20 While they were sitting at the table, the word of the Lord came to the old prophet who had brought him back. 21 He cried out to the man of God who had come from Judah, “This is what the Lord says: ‘You have defied the word of the Lord and have not kept the command the Lord your God gave you. 22 You came back and ate bread and drank water in the place where he told you not to eat or drink. Therefore your body will not be buried in the tomb of your ancestors.’”

23 When the man of God had finished eating and drinking, the prophet who had brought him back saddled his donkey for him. 24 As he went on his way, a lion met him on the road and killed him, and his body was left lying on the road, with both the donkey and the lion standing beside it. 25 Some people who passed by saw the body lying there, with the lion standing beside the body, and they went and reported it in the city where the old prophet lived. (NIV)

Wow! Although the man of God did as the LORD commanded him in the face of Jeroboam, he failed when it came to the “harmless” request of the old prophet. It was that failure that cost him his position, his heritage, and his life.

So what does this say about how you should react when someone speaks into your life? Does that “word” reinforce or contradict what you know to be God’s will? Has the still, small voice of God already spoken to your heart something that you feel someone else is trying to divert you from? Is the person speaking to you someone you know to be a person of integrity and Godliness, or an “old prophet” who will say anything hungry and eager ears want to hear?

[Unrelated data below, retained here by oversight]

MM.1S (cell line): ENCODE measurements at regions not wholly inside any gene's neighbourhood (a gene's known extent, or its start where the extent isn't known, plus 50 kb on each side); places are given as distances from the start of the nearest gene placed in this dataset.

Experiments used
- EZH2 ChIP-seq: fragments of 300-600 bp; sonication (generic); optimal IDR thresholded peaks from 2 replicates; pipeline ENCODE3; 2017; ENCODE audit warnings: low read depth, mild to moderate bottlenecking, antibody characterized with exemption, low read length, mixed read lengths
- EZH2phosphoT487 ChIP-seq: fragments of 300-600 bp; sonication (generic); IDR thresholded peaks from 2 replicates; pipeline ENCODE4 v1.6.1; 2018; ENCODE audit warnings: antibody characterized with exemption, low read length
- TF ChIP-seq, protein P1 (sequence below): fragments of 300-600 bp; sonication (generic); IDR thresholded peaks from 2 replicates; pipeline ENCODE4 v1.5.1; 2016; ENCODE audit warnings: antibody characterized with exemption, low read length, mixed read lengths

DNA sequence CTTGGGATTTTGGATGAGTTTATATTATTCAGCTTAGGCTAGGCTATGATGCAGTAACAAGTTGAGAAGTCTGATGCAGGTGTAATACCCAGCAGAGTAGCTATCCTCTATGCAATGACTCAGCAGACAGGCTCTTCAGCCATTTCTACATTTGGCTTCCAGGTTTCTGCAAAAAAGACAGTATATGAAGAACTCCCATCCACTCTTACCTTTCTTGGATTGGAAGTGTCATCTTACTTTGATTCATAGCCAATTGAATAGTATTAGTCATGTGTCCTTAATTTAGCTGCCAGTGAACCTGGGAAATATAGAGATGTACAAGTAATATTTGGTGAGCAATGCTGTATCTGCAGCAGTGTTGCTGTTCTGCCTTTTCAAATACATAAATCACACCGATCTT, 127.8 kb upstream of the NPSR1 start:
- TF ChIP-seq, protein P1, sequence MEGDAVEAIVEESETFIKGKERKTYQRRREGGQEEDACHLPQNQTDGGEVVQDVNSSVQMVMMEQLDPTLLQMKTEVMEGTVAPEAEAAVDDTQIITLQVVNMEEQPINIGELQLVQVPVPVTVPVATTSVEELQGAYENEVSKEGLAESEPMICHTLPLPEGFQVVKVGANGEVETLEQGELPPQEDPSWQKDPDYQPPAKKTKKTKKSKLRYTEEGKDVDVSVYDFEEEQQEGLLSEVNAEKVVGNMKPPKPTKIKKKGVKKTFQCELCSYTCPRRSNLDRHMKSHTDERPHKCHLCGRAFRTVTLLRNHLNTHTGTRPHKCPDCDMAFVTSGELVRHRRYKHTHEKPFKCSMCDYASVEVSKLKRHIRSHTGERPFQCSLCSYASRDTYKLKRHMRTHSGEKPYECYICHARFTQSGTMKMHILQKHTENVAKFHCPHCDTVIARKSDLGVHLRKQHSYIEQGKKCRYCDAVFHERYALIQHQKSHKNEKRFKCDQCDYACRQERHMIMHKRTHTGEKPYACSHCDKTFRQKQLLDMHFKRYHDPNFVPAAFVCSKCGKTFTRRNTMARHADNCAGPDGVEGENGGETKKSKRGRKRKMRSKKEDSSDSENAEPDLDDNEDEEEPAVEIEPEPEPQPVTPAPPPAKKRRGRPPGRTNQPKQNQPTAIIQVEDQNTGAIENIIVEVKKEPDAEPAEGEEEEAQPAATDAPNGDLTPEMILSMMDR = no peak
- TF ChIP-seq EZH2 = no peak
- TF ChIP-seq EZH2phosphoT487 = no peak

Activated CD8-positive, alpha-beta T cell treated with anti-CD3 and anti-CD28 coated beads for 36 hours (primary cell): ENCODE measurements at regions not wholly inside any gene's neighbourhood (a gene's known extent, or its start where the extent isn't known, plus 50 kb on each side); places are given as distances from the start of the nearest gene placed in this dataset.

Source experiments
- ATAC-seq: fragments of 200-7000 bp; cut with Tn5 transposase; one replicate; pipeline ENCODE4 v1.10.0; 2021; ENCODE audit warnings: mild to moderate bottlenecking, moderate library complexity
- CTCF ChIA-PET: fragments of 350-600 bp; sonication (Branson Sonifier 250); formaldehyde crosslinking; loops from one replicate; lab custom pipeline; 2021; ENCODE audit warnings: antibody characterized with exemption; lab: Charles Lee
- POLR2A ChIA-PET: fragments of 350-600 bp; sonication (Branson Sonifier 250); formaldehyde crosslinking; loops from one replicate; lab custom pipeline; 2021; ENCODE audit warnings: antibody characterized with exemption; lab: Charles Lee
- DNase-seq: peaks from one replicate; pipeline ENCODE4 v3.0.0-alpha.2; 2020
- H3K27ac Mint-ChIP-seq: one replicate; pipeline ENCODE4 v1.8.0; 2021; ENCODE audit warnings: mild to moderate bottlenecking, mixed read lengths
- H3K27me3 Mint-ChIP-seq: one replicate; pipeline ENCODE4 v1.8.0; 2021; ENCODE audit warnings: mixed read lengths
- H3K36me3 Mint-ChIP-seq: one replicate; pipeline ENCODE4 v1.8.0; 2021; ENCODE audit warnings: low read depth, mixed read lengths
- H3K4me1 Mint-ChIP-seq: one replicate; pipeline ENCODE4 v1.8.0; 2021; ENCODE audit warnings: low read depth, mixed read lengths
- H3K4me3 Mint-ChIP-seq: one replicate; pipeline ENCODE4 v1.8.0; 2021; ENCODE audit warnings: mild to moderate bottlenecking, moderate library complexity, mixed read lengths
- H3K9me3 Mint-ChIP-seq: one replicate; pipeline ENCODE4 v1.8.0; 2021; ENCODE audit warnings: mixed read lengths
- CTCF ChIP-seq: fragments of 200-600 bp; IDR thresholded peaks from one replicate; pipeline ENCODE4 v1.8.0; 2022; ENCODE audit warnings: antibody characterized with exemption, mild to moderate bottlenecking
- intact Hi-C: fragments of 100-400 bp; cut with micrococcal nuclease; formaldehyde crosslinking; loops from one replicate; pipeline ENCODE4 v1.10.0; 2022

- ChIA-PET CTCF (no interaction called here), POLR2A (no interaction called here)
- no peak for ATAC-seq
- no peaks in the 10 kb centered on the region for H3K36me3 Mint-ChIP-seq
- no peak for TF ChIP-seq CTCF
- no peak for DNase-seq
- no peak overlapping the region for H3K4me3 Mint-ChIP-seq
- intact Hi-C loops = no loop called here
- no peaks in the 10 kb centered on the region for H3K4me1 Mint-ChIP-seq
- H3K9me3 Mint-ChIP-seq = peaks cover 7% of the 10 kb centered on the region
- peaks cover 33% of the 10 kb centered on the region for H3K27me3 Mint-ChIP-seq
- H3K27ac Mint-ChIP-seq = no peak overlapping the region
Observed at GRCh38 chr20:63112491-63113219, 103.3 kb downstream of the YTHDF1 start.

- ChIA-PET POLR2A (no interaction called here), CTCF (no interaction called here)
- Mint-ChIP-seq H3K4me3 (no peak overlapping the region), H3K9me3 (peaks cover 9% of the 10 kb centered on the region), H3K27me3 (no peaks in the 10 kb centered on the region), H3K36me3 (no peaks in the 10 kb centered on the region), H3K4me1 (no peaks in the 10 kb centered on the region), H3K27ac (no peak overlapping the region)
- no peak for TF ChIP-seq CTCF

In I John 4, John tells us to “…not believe every spirit, but test the spirits to see whether they are from God, because many false prophets have gone out into the world.”

Just remember the three “P“s when it comes to allowing someone to speak into your life…

Prove. Has the person speaking proven themselves to be a person of integrity and Holy-Spirit power?
Prayer. Take the time to pray about what you have heard. Ask God to guide you in His wisdom.
Peace. Allow the peace of God to be a sign that what you are hearing is from Him.

Make sure that any “word” you are given is from God. If it’s not, even the most “well-intentioned” word can become a curse.

By pastorron2013

I'm a husband, father, grandfather, and child of the Most High. I enjoy time spent with my Father, pointing others His direction, and watching them be transformed by His love and power. I also enjoy travelling, reading, old cars, and playing with my grandchildren.

One reply on “The High Cost of Influence (A Lesson from Crazy Horse)”